TAC 41 Index
A deadly combination of busyness and laziness has conspired to delay production of the 1999 update to The Relative Hills of Britain, so vague thoughts of winging it your way with TAC41 have been abandontherunned. Some of you must be bursting with anticipation by now however, so here's a brief summary of the main points:
|41||199||653||Nine Barrow Down||195||SZ008811||c152|
|15B||205||672||Hill of Nigg||21||NH821705||c193|
The total of Marilyns therefore stays at 1551. Sorry if anyone is pissed off about these changes, but there's not much point in having rules if you don't stick with them. The 150-metre qualification for the new Marilyns is a touch controversial, as in both cases it is dependent on a human-made feature. The col separating Nine Barrow Down (aka Godlingston Hill) from Swyre Head is occupied by Harman's Cross station on the Swanage railway. Unlike the Abberley Hill col (see TAC37) the line is still in use and not in imminent danger of infilling.
The man-made feature of Swyre Head is at its summit, in the shape of an ancient five-metre-high tumulus. (Oo-er missus - Ed.) This is fully grassed over (apart from the concrete slab on top, which is not relevant here), so it looks like a real hill and it counts as a hill in line with the philosophy expounded in TAC37 and TAC38. The trig point is five metres lower than the tumulus and about 100 metres away in distance but, as the Bowkers pointed out, if it were on the top you wouldn't question its height or naturalness. The word from those who have ventured into the deep south is that both new entries offer worthwhile and enjoyable walks, providing one accepts the limitations of Dorset compared to, say, Assynt.
And so to the Marilyn Hall of Fame, which now has around 36 members, up from 21 at the end of 1997. Ann Bowker ended last year on 1510, one more than Rowland. Both have since climbed Beinn Churalain, their final mainland Marilyn south of the Great Glen (Ailsa Craig and Cruach Scarba are outstanding). Of the other Big Five Baggers, Tony Payne finished the year on 1432, Colin Donnelly on 1103 (now 1147) and Charles Knowles on 1096 (now 1101). No-one else is past 900, but over half the members are past 700. Highest new entry is Rob Woodall of Wellingborough who was on 739 on 20th November yet somehow finished the year on 815. He's currently favourite to be sixth to reach 1000.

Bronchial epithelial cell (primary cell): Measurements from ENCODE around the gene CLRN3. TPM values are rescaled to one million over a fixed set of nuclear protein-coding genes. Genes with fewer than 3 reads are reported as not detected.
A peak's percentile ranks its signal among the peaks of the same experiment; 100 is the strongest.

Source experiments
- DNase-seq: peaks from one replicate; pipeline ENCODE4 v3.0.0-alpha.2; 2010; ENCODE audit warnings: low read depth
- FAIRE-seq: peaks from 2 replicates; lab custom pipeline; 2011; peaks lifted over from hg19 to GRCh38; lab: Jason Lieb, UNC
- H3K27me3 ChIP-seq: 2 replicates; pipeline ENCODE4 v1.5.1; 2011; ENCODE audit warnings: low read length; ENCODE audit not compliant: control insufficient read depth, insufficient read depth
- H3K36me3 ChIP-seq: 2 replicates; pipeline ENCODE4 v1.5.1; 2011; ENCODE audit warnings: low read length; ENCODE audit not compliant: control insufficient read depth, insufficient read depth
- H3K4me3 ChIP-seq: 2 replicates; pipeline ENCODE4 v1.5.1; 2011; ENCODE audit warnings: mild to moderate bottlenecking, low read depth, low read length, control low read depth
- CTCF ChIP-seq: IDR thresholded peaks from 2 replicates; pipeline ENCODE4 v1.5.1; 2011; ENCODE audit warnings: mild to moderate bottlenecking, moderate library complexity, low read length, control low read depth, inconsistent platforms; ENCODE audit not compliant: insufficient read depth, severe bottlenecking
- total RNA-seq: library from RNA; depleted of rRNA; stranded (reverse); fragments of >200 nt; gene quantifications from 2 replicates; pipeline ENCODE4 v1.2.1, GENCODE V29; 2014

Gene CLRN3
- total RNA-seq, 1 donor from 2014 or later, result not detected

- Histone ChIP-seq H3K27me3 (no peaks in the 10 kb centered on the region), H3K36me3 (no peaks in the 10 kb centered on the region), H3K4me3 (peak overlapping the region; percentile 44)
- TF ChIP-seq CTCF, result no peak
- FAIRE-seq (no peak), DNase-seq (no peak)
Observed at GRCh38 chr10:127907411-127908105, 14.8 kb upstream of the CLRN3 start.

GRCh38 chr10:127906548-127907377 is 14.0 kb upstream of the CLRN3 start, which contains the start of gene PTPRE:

The Hall is still heavily male dominated, so it was very pleasing to welcome Dorothy Wilson as the third female member, on 620. An equal opportunities policy has been approved and so it has been decided to extend membership to the dead in order to avoid institutional discrimination. However, the custodians are none too keen on having bodies piling up just inside the doorway, so there must be good evidence that any prospective dead members have fulfilled the membership qualification of 600 Marilyns.
Details of the complete Hall of Fame will be ready by May and will be sent to all living members and anyone else who asked to be kept updated. (Others wanting one should send an A5 SAE to TAC.) Thanks to roving reporters David Purchase and Ann Bowker for their assistance with this research.
Ed. - This is also the point to note the sad and annoying news that Alan's much loved website, Blanco's Mountain Centre, is no more, at least in its familiar form. Well known and well regarded, BMC played host to the online version of TAC, to Alan's own listings, to a nice set of hill-related pictures and videos, and to a load of links with kindred-spirit sites. The MC was located on the Glasgow University Computing Service server, since Alan was in their employ for many years until 1996 (when he switched to Strathclyde Uni). As noted in recent TACs, there had been difficulties involved in putting TAC37-TAC40 online, but these were expected to be resolved in due course. Instead, in mid-March, GUCS for reasons best known to themselves decided to raze the site without warning - the first Alan knew of it was when he tried to check in and found nothing there - http://www.zip. Since the site could only have brought GUCS good publicity, and since Alan worked long and hard for them, this is more than a bit pathetic. Anyway, apologies to all who have missed the site. The good news is that we're about to reappear at http://bubl.ac.uk/org/tacit/tac/
TAC 41 Index